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UAE lifts VAT on trading of precious minerals

Following the implementation of VAT last January, the trade in the UAE dropped by 60 percent.



Diamond trading is a crucial part of the economy in many Middle Eastern countries, and governing bodies are always looking for ways to make things easier for traders and retailers. For those who have been trading in the United Arab Emirates (UAE) diamond market, things may get better soon as the government is implementing a new regulation.

A report by Emirates News Agency via Rapaport says that the UAE has removed the value-added tax (VAT) in diamond, gold, and other precious metal tradings. Traders now no longer have to shoulder the additional expenses usually placed on goods, making their business transactions more convenient.

The report adds that the UAE government is adding a “VAT reverse-charge mechanism.” In the new regulation, the recipient will pay the tax instead of the overseas supplier. Then, the recipient records the VAT of the purchase and sale, leading to their “cancelation” and resulting in a tax-free transaction.

Additionally, the reverse charge mechanism records VAT on wholesale transactions in business accounts without any actual debit or payment. It will ease the cash flow on part of the retailers, and they won’t have to worry about their final tax liability as well, Bloomberg Law reported.

The government placed the exemption to improve how businesses are handled in the country. Apparently, trade in the UAE sustained a 60 percent decrease ever since VAT was introduced.

Dubai Gold and Jewelry Group vice chairman Chandu Siroya said in a conference last April that a lot of retailers weren’t able to sell during the first 20 days of VAT’s implementation.

Before its implementation, jewelry executives already warned the government about the possible side effects it would have on the industry. One of them was former Dubai Diamond Exchange chairman Peter Meeus as he stated during the Dubai Diamond Conference, per a 2017 Gulf News article, that the lack of VAT in the diamond trade would help the sector grow. He even went on to say that if the tax was applied, their 15 years of effort “will have been for nothing.”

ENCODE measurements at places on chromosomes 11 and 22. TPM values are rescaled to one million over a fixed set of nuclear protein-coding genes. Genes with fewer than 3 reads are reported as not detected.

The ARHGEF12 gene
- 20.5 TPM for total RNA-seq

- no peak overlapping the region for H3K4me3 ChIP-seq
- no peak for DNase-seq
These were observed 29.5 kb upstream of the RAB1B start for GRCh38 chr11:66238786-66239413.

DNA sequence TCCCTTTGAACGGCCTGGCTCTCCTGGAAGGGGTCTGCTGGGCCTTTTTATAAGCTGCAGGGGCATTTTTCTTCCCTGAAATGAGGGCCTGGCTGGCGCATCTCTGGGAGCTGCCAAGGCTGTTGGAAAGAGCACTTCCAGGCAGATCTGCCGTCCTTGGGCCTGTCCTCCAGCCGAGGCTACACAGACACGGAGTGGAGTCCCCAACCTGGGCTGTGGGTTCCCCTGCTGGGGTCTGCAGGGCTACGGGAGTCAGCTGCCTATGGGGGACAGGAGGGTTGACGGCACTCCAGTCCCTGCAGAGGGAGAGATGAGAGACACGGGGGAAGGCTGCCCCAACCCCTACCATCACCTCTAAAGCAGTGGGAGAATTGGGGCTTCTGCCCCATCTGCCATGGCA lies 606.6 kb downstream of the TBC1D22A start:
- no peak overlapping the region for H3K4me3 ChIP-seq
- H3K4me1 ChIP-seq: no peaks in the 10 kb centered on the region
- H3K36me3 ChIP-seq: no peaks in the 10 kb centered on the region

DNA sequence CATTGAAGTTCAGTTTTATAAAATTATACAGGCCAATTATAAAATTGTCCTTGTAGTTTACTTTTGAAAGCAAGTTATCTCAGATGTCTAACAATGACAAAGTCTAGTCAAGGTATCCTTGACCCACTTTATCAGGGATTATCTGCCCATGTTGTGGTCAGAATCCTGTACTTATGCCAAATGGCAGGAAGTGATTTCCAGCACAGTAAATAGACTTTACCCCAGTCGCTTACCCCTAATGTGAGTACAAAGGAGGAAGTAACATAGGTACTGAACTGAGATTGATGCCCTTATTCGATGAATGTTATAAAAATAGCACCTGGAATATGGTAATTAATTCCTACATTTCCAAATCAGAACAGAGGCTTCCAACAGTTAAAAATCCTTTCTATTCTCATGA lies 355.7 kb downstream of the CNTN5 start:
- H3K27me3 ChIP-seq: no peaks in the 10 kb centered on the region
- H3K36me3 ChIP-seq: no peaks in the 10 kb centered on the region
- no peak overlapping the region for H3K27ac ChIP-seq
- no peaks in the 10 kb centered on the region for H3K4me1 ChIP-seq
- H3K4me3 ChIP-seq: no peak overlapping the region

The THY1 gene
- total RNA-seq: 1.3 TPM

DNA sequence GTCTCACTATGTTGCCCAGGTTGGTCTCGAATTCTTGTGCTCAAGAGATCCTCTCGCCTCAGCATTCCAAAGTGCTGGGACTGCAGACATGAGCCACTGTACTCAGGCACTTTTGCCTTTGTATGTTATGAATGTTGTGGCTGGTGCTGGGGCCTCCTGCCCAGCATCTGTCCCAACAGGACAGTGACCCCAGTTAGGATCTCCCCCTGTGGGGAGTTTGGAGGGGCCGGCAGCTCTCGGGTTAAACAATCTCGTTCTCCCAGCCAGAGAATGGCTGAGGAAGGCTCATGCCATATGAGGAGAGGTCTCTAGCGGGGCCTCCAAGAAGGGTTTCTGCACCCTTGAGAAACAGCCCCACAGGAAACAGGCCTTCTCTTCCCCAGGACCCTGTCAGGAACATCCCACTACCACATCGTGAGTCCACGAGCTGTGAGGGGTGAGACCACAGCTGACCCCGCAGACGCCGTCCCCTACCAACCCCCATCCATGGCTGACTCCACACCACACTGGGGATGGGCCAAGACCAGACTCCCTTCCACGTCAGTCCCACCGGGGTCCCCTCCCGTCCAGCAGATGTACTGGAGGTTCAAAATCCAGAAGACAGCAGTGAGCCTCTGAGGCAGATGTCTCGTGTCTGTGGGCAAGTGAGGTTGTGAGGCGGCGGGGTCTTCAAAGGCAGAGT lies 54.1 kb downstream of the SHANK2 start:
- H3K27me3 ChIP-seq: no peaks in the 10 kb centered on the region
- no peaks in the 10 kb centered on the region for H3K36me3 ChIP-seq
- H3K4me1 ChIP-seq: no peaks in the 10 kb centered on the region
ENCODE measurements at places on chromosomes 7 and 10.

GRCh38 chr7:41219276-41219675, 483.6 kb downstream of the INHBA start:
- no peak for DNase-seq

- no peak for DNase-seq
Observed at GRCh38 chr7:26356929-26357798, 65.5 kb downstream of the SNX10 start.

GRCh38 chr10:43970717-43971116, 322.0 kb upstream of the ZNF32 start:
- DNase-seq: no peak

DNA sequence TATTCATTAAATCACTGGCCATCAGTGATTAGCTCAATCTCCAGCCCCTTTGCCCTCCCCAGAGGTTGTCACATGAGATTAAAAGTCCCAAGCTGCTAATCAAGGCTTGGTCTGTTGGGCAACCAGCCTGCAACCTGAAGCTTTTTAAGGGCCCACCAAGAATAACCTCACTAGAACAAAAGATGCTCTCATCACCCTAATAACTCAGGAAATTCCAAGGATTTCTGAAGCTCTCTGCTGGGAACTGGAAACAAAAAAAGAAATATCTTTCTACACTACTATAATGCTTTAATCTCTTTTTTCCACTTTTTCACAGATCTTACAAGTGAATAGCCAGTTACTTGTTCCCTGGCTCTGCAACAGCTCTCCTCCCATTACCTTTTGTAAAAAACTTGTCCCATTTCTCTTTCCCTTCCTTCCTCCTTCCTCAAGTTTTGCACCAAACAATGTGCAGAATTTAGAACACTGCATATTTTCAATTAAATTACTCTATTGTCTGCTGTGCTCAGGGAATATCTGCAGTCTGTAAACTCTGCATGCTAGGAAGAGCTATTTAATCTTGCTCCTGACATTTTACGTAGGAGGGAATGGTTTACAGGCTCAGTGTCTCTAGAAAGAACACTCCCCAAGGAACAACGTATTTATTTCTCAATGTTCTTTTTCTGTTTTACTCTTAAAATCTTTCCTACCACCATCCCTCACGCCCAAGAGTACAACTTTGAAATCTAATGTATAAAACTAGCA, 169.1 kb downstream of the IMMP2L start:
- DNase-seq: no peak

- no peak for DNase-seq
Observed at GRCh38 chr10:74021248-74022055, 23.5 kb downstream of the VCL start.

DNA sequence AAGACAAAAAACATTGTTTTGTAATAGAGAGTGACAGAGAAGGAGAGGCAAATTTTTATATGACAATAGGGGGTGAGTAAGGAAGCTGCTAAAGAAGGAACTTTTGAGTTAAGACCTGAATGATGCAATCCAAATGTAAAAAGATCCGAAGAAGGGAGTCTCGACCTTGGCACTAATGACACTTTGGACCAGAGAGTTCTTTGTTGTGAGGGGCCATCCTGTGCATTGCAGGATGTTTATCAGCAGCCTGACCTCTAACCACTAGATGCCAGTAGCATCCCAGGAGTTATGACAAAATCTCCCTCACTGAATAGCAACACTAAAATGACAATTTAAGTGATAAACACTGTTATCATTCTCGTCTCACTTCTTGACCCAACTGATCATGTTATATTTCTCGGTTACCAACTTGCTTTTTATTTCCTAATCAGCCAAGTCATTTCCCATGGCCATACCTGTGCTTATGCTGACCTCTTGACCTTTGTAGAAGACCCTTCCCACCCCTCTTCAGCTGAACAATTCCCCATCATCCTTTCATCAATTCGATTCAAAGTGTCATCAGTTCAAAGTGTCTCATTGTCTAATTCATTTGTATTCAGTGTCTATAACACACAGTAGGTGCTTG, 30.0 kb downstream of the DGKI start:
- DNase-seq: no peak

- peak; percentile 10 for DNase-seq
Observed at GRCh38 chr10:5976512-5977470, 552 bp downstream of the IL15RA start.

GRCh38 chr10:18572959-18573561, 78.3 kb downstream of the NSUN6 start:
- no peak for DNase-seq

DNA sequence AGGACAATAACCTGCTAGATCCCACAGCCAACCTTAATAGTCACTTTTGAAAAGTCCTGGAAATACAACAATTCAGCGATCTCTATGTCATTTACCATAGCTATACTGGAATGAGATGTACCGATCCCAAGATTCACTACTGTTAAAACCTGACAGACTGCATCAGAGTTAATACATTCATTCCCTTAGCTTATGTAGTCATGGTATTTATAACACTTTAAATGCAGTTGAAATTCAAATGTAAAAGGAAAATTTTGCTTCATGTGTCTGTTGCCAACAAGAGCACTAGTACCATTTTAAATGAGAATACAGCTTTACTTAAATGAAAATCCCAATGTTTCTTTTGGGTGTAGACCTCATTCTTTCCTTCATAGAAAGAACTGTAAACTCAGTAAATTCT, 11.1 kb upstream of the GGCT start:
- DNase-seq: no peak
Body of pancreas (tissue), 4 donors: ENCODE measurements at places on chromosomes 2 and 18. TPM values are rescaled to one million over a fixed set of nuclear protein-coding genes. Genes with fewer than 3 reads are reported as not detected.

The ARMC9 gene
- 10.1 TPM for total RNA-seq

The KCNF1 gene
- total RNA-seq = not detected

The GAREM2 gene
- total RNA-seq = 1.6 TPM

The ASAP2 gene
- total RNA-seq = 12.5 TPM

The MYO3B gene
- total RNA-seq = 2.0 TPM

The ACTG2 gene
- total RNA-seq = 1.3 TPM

Diamond traders

Diamond traders in the UAE will get a relief following their exemption from VAT. (Source)

Traders will truly benefit from the exemption. According to The Times of India, diamantaires have expressed their joy ever since VAT was lifted off of precious goods. When it was administered, diamond importers in India had to pay an extra 5.25 percent from their purchase of rough diamonds aside from the .25 percent from the Indian government’s own regulation for trading. Some Indian importers had to look for other sources for diamonds to avoid the 5.25 percent tax.

UAE carried out VAT on Jan. 1, 2018. Before the exemption, diamond, gold and precious mineral traders had to charge the tax on goods and other services on their customers, may recover the VAT for their purchases from suppliers, and record their transactions for easier auditing.

VAT-registered businesses were also tasked to note the amount of tax they have levied and also the fees they’ve usually paid to the government. The law adds that “if they have charged more VAT than they have paid, they have to pay the difference to the government. If they have paid more VAT than they have charged, they can reclaim the difference.” 

The Bloomberg Law article said that the UAE is third when it comes to the biggest diamond wholesale market, following Antwerp, Belgium and Mumbai, India. Diamonds and gold sales in 2017 accounted for 1.3 trillion dirhams or $353.9 billion of Dubai’s non-oil foreign trade. The slump in the first quarter is sure to have had an effect on the country’s economy, and it is looking to recover pretty soon.

The trading of goods like diamonds, gold, and silver is a crucial part of the UAE’s economy, and the country might’ve needed to adjust after the 60 percent drop in transaction. Other industries in the country like those involved in oil might even call for their own exemptions as well. What’s certain for now, though, is that the UAE and its raw mineral trading industry is most likely to recover thanks to the VAT exemption.

(Featured image via DepositPhotos

Suzanne Mitchell juggles the busy life of a full-time mom and entrepreneur while also being a writer-at-large for several business publications. Her work mostly covers the financial sector, including traditional and alternative investing. She shares reports and analyses on the real estate, fintech and cryptocurrency markets. She also likes to write about the health and biotech industry, in particular its intersection with clean water and cannabis. It is one of her goals to always share things of interest to women who want to make their mark in the world.